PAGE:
The rise and fall of the Roman Empire is captured in the lead emission record, but while the Romans greatly expanded mining operations in the Iberian Peninsula, they weren’t the first civilization to mine in that region. The first sustained increases of lead emissions began around 1000 BC, almost a millennia before the rise of the Empire. This coincides with the high point of the Phoenician civilization, who were expanding into the western Mediterranean. Emissions continued between 400-200 BC, as the Carthaginians continued mining in Spain, but the signs of emissions drop in 264 BC, at the start of the First Punic War.
During the final years of the war, as Carthage struggled to pay off the mercenaries they had hired, emissions ramped up, reflecting an increase in silver mining to keep up with this demand. (Carthage eventually lost to the rising Roman Republic.) Emissions dropped again when mining activities were disrupted at the start of the Second Punic War, but rose when the Republic seized mines from Carthage in 206 BC.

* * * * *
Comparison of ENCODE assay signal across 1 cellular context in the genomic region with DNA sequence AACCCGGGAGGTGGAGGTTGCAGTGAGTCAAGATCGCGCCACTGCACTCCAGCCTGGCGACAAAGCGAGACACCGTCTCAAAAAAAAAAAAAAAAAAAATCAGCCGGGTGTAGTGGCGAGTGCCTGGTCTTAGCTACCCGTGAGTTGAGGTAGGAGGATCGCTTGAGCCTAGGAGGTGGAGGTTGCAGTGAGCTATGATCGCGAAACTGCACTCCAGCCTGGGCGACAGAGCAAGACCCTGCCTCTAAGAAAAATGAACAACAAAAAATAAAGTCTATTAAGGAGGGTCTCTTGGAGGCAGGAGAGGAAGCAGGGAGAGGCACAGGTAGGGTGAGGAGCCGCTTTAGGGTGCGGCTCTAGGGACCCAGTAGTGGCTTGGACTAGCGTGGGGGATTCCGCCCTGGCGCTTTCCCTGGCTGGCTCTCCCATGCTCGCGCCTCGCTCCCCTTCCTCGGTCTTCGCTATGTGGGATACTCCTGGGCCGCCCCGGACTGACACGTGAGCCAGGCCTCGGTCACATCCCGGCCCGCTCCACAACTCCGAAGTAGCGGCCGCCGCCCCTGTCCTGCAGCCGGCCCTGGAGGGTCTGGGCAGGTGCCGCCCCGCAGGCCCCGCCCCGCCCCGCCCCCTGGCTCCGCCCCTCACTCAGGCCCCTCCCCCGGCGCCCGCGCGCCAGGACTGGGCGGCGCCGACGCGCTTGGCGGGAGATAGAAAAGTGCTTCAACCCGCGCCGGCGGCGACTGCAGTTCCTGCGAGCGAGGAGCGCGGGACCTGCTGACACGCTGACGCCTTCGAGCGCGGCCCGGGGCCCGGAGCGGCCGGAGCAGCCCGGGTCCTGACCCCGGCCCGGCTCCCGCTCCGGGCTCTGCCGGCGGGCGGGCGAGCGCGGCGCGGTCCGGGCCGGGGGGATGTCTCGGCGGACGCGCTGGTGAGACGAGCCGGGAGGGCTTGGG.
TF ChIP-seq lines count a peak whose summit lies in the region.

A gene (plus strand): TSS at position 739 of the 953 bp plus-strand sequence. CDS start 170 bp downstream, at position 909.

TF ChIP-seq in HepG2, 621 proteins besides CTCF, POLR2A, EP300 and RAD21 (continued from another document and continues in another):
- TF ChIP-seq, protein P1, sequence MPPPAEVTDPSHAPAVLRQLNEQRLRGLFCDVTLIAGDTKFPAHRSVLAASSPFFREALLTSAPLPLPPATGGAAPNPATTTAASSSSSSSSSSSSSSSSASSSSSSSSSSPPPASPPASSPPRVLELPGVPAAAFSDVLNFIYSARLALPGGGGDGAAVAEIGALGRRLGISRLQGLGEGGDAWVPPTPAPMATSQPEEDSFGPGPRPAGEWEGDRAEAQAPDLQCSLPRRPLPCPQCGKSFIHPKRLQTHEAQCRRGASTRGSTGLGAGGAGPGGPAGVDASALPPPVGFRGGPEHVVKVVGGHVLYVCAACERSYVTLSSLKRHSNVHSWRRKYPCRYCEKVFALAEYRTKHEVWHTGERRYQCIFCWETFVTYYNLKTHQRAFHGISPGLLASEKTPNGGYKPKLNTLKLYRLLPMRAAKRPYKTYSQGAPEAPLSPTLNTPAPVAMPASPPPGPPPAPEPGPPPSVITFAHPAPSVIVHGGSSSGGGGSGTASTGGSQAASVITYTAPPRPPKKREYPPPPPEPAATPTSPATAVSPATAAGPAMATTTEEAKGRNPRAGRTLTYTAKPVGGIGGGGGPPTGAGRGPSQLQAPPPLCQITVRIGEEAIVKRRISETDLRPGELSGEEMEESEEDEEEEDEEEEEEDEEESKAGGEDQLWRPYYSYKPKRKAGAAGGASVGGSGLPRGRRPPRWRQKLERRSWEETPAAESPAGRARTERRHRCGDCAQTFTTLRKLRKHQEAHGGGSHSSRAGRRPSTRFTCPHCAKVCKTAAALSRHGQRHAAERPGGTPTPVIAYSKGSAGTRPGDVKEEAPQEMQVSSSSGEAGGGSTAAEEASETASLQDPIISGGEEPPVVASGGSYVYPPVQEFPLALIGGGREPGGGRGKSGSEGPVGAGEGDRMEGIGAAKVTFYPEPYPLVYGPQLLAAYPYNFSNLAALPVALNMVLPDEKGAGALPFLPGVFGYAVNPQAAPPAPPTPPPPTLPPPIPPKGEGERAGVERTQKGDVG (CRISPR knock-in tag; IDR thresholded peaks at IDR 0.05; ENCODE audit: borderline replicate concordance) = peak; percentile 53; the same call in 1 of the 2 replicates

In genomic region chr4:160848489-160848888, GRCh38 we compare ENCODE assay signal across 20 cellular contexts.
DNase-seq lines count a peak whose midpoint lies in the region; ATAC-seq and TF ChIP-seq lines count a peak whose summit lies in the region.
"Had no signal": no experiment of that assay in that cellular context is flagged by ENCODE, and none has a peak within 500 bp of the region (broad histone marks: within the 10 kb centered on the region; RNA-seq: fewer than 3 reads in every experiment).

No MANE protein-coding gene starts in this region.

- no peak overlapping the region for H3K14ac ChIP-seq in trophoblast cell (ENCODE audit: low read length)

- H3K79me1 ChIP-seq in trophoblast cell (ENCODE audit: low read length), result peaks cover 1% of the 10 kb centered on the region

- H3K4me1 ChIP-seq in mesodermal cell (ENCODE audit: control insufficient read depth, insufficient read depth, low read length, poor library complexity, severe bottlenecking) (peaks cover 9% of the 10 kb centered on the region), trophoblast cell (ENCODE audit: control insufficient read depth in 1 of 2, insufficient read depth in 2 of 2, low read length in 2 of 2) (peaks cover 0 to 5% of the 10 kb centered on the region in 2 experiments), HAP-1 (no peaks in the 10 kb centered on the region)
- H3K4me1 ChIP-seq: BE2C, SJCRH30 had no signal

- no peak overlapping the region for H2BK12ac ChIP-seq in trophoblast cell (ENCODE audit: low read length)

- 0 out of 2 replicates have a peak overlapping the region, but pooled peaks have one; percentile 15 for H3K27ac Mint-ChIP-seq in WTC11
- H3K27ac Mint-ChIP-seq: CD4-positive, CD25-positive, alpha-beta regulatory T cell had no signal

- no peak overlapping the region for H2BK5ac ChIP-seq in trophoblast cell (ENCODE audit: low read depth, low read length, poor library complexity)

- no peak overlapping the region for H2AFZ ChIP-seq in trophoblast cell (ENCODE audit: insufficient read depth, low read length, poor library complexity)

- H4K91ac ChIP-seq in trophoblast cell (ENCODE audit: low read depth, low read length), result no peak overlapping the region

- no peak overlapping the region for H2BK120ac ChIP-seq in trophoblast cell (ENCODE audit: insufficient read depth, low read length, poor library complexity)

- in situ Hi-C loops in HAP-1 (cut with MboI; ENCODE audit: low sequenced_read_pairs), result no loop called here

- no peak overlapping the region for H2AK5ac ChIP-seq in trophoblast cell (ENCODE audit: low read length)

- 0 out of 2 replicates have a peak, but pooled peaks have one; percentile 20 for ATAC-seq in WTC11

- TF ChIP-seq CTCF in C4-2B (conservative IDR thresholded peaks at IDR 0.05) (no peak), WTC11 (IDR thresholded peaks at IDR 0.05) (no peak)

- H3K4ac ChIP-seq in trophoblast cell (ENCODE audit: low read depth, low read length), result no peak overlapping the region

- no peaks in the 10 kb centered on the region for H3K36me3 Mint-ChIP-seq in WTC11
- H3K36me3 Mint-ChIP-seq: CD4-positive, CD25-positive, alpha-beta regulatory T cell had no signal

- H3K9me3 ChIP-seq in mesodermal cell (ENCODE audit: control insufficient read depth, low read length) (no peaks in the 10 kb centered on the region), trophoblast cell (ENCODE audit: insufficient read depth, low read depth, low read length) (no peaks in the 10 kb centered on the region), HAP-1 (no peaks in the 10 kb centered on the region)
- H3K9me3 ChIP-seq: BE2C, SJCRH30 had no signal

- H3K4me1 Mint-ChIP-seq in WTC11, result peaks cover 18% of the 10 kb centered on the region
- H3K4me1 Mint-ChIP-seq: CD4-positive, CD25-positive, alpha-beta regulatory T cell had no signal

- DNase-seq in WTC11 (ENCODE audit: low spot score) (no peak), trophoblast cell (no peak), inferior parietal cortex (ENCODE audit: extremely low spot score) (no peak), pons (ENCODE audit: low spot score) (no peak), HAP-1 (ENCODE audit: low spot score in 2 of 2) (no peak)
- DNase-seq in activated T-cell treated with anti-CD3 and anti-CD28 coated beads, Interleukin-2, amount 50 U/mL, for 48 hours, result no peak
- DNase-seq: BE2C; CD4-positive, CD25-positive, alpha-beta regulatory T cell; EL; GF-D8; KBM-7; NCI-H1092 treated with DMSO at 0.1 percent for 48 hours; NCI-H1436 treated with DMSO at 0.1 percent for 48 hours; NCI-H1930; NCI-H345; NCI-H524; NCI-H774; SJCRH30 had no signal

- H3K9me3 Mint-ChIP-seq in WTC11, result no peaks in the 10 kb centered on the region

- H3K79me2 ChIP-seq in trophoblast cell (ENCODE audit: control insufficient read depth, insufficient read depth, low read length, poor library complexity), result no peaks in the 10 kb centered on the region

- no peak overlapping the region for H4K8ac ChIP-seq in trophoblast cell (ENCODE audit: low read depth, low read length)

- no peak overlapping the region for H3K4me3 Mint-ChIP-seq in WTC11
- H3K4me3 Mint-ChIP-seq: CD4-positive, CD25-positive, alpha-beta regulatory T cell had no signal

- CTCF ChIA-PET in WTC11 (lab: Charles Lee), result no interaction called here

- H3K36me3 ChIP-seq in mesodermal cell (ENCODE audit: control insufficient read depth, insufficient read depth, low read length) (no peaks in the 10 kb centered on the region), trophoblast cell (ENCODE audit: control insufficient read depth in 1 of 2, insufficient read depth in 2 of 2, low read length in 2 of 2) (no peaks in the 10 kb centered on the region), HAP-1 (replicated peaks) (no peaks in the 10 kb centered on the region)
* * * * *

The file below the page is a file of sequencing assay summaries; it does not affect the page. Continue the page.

For the first few centuries of Roman rule, mining activities were interrupted by various wars in the region. Warfare in Spain kept emissions consistently low between 108 to 92 BC, and emissions dropped even further after 80 BC, due to the Sertorian War, when a coalition of Romans and Iberians, led by the general Quintus Sertorius, fought against a regime established by Sulla, the statesman who established himself as the Republic’s first dictator in a century. Emissions continued to drop after the Sertonian War due to regular Lusitanian raids, only recovering in 61 BC, under the leadership of the governor of Spain, a man whose name is almost synonymous with the idea of Rome — Gaius Julius Caesar.